DZone Jobs

1 min read

Rick and the gang just launched DZone Jobs.

Here's a snippet of the announcement:

Recently I read that almost 60% of IT workers are looking for new jobs, and that four out of five of those looking for new jobs say their job search is "somewhat" or "very" active. If true, then I hope these statistics bode well for our newest site. Today, I am pleased to introduce DZone Jobs, a new job site dedicated to helping real developers connect with great job opportunities. DZone Jobs is certainly not the first niche job site, nor do we expect it will be the biggest. Still, we feel it will provide value to DZone's uniquely developer-focused audience. Developers like you visit our sites over a million times a month, and DZone Network sites appeal more to sophisticated, dedicated developers than to beginners and dabblers. We hope the unique composition of our communities will allow DZone Jobs to become a place where genuine, hard-core developers look for their next gigs. You may want to add the RSS feed to your newsreader, so you can keep an eye on where the interesting opportunities are.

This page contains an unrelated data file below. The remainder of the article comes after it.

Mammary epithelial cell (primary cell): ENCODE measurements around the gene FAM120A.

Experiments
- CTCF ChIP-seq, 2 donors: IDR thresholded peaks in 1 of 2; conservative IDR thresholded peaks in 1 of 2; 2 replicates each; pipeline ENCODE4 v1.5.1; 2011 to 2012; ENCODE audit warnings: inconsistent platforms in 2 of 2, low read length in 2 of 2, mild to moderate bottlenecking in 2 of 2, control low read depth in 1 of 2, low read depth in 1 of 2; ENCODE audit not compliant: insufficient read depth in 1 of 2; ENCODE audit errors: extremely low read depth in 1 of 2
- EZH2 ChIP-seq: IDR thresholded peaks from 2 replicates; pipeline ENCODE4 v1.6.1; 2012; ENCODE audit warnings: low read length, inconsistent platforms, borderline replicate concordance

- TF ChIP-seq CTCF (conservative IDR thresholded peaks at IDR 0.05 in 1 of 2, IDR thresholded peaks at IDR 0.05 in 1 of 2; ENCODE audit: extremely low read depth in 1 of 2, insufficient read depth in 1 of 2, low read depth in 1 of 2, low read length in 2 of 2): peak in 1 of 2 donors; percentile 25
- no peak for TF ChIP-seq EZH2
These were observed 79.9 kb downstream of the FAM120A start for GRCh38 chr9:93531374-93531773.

Interestingly enough it was build using Ruby on Rails:

We built DZone Jobs with Ruby on Rails, which was an interesting experience. The popular Ruby framework certainly has a lot going for it, but I wouldn't describe it as a "silver bullet" that magically cures all developer headaches. Maybe one of the high-profile Ruby mavens could have written the whole DZone Jobs application in just 20 lines of Ruby, but I'm almost sure it took us more than 100 lines (cough, cough... way more than 100 lines!) I'll try to get Matt to write a serious article or give a presentation on what it was like to build a site quickly with RoR, and I'm sure Mike will want an opportunity to editorialize a bit, too! (Hint: Mike was not exactly the bluebird of happiness while working on this one.)